Bill Seeks to Establish New Gambling Regulator in Russia

Russia is seeking to establish a new regulatory body for the entire gambling industry in the country, after a bill from the governing party was introduced to the legislature last week.

Bill Set for First Reading

Bill No. 1055657-7 was introduced by Viktor Deryabkin and Igor Stankevich, both representatives of the United Russia governing party. The first reading of the bill in the State Duma should take place before the year end, after the Committee on Economic Policy, Industry, Innovative Development and Entrepreneurship within the Duma approved it, November 17.

According to the bill, a new gaming industry regulator should be established and tasked to improve the level of control and supervision in the industry and increase the tax proceeds from gambling which would go to the Ministry of Culture and Sport.

Monitoring the industry and detecting illegal operations would be within the legal remits of the new regulator, which would also engage in cooperation with other regulators whenever necessary, as well as contribute to the Russian gambling legislation by proposing industry changes.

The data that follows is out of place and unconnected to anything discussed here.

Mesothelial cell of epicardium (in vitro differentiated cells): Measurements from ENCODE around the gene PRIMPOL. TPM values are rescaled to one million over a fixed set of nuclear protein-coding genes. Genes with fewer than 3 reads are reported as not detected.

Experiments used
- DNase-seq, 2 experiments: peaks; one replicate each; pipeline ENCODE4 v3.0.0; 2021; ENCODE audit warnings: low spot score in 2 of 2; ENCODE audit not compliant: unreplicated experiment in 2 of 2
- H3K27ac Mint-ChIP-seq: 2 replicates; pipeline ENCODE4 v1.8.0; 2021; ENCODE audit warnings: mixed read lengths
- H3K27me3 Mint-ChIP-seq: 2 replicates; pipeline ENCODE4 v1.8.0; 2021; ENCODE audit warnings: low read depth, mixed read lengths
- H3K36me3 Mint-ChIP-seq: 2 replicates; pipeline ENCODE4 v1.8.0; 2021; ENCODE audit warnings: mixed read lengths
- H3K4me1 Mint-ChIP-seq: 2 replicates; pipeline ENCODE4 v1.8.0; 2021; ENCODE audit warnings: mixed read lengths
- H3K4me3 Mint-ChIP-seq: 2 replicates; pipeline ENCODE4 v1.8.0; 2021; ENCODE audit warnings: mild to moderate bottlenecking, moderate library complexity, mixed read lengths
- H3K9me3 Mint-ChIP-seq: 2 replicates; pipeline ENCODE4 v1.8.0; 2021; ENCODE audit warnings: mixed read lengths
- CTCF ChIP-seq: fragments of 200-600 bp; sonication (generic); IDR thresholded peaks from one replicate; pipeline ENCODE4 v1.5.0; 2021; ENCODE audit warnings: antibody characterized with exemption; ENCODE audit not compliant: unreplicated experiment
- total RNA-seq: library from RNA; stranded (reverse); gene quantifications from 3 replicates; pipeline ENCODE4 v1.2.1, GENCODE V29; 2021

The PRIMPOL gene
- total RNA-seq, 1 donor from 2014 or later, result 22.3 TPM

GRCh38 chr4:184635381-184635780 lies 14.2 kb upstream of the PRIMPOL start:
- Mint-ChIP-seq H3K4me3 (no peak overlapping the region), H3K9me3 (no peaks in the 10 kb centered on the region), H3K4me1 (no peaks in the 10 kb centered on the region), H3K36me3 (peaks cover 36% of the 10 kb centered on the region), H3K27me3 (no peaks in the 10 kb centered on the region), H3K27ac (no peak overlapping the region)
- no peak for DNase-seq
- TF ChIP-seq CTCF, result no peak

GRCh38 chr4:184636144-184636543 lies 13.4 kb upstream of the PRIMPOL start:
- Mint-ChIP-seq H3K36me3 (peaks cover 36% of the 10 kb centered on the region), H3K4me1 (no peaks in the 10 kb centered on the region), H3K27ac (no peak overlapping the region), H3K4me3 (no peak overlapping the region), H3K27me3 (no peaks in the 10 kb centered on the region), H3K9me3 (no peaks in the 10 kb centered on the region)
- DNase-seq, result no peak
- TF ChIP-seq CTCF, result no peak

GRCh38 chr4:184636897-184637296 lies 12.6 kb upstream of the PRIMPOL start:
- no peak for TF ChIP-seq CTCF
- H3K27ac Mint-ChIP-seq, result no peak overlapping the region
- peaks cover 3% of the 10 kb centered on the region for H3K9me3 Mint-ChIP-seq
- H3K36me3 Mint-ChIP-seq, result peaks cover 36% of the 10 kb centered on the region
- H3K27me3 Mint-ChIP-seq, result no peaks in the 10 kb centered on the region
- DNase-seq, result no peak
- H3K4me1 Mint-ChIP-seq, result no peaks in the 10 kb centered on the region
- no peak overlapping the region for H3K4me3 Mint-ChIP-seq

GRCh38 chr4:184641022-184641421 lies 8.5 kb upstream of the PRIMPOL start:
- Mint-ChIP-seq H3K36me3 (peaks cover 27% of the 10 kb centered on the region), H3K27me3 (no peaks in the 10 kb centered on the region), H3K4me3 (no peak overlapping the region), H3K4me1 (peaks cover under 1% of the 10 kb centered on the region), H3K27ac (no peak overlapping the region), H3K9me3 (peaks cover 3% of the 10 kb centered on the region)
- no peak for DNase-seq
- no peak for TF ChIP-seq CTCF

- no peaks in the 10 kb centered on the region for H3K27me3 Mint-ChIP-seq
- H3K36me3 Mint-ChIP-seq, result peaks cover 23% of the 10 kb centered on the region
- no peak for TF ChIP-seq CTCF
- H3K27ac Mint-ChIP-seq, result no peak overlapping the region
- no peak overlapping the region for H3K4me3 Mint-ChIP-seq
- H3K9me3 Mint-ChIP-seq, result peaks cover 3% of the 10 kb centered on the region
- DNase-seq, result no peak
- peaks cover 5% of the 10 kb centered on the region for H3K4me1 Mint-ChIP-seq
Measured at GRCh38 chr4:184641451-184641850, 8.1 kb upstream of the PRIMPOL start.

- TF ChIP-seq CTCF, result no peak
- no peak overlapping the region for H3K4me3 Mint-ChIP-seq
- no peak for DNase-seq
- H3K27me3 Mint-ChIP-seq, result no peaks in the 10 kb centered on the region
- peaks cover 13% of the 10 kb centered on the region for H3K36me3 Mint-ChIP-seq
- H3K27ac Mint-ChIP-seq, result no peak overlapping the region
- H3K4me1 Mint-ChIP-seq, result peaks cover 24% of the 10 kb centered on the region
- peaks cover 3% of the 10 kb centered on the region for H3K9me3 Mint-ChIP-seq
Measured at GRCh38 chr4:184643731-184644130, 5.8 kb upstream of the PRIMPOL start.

Sports Betting Turnover Tax Hike

The bill also proposes a tax rate hike of 1% of betting turnover, placing each sports book operator liable to a minimum payment of RUB 5 million ($65,650) per sports league, and to ensure compliance with the new tax, the bill is seeking to scrap the current system of two online payment hubs utilized by the bookmaker associations in the country.

A single payment hub is set to replace the existing system to ensure real-time monitoring of all betting transactions and deduct the new sports betting tax. Under the new tax, wagers on international sports will also be subjected to the deduction.

The new regulatory body will be within the control of the Ministry of Finance and will be managed by a supervisory board of five, a chairman and 4 members, each one of them appointed with a 3-year mandate by the state government. A general director who would also be appointed by the government, for a period of 5 years, would lead the regulator.

Concerns for the Industry

The proposed bill was already heavily criticized by licensed sports betting operators, claiming that the government would only manage to destroy a well-functioning system, instead of boosting funds for sports. As a direct effect, sports betting companies would significantly reduce the amount of sponsorships. Further, sports association officials stated that the two party representatives have no industry experience whatsoever and the proposal is more likely seeking to boost federal funds rather than help sports.

The first reading of the bill would follow the analysis from the Legal Department of the Office of the State Duma, which is expected to be submitted by December 1.

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